This past summer I got the chance to enter into the world of competency-based higher education. I knew embarrassingly little about this part of the field even though I previously founded a competency-based high school (more here). Over the past few months, I have been inspired by and had my eyes opened to this vibrant body of work.
In higher education, there is a rapidly growing group of leaders and educators who care deeply about education equity and the learning needs and outcomes of their students. To me, they seem to be radical and boundary-pushing. These are my kind of people—I presume they are yours too.
Over the next few months, I hope to share many of their stories with you. In this storytelling, I think that you will come to find what I have: camaraderie, lessons and challenges to your thinking about this work and the reasons why we do it. I have also decided to stay involved on the higher education side of the work – I think that they can really benefit from the stories and ideas and the lessons that we in K-12 have learned along the way.
Our field is nascent. And, if we are honest, while our work is very promising we still lack enough proof points. So for now, our stories are all that we have—they teach us, inspire us to keep going, and give us some idea of what works and why. If I was still running a competency-based school, I would absolutely adopt some of the ideas and tools that are being created and circulated in higher education. And, if I was still in practice, I would rely on a site like CompetencyWorks to gather up the best ideas and information and share it with me, because I certainly would not have the time and energy to do it on my own.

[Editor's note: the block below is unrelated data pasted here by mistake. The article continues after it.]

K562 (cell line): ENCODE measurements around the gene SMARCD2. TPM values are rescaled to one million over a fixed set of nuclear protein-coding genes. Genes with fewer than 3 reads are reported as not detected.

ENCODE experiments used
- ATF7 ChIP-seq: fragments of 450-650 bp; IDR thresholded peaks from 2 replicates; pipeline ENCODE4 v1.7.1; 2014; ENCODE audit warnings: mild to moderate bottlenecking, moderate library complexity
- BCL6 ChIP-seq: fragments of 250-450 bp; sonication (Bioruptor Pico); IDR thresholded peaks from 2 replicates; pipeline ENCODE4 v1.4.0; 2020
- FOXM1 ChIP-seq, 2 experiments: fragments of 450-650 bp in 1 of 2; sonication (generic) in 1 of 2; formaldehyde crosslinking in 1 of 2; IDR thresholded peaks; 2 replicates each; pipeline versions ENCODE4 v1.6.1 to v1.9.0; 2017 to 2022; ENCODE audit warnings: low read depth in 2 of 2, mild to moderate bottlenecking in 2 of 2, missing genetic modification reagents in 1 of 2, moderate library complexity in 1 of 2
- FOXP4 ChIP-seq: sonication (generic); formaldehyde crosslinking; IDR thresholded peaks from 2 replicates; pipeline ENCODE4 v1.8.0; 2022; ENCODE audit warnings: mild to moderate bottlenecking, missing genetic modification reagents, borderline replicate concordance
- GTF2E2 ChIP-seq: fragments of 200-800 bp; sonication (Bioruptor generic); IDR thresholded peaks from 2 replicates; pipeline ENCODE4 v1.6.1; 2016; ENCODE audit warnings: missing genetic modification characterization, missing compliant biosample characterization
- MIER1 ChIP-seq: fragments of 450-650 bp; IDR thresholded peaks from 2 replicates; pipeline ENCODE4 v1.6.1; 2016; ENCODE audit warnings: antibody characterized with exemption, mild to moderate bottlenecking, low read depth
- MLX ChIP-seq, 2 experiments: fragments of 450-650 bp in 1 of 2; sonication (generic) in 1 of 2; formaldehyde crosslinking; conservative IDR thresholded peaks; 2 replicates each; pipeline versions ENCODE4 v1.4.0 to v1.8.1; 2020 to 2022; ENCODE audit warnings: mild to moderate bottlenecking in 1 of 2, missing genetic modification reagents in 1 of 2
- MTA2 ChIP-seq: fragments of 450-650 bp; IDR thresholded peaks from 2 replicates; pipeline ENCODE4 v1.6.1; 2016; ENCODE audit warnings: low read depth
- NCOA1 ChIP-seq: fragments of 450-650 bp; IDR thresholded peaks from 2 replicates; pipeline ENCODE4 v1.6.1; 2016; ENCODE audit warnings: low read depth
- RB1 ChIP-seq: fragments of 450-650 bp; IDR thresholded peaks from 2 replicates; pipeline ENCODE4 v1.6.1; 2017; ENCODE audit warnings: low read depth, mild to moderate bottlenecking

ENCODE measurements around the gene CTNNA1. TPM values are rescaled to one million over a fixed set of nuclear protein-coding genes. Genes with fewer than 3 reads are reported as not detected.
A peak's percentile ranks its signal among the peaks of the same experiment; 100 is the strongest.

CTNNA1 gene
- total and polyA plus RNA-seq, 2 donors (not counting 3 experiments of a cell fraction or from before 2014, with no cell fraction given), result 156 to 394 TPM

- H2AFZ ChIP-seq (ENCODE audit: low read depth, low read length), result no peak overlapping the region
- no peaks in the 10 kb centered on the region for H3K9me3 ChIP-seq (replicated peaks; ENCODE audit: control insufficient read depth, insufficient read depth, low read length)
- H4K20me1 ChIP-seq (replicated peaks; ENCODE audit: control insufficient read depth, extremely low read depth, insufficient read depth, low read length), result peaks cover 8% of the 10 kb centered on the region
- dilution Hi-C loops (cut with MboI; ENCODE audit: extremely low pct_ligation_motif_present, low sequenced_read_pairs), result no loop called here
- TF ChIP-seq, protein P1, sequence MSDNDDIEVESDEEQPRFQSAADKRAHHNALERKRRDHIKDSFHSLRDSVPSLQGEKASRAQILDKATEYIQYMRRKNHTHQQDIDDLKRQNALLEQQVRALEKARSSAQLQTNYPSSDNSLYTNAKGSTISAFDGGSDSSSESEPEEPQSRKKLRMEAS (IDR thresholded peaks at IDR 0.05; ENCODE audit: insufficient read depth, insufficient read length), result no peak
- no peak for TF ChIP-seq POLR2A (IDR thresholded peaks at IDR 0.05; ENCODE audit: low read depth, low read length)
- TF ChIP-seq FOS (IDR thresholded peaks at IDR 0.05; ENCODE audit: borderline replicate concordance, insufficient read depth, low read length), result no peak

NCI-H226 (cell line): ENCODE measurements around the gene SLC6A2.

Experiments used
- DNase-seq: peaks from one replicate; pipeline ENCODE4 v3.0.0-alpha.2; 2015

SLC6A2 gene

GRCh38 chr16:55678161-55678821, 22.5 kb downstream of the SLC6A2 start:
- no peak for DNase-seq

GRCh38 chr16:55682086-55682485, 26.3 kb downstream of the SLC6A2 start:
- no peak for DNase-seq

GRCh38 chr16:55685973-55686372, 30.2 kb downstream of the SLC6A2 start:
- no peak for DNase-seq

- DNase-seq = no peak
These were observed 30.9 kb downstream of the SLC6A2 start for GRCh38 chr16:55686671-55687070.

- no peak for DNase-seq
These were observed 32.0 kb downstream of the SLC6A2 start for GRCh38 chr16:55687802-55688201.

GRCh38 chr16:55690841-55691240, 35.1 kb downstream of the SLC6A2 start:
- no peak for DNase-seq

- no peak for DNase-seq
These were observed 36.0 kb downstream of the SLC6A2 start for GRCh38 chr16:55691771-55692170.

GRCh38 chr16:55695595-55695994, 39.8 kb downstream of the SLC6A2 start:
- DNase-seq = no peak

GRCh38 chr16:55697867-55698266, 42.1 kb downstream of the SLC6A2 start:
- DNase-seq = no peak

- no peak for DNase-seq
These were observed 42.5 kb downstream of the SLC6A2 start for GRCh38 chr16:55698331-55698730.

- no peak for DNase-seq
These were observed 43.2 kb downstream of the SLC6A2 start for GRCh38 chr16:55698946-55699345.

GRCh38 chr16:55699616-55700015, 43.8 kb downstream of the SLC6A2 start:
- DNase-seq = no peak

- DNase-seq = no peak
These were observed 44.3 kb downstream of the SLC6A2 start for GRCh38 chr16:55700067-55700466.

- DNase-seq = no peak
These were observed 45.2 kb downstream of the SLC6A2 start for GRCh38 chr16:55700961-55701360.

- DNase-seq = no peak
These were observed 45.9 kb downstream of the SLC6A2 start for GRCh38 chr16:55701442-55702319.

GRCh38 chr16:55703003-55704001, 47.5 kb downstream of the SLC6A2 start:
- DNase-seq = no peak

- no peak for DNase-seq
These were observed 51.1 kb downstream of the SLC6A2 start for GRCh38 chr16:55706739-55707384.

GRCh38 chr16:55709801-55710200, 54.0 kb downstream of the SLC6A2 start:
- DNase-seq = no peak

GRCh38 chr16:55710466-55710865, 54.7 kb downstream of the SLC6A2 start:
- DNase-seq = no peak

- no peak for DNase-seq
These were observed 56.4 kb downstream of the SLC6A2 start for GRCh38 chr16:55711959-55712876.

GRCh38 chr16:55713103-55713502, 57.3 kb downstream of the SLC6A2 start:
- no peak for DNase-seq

So, I hope that this emerging story of competency-based higher education helps you to grow and get better. And as we move forward, let me offer an old saying from the folks in recovery from addictions: look for similarities, not differences. Learn from your shared experience, don’t compare.
Stephanie Malia Krauss is a Senior Fellow at The Forum For Youth Investment focusing on issues of youth readiness and competency-based education. She was previously President and chief executive officer of Shearwater Education Foundation.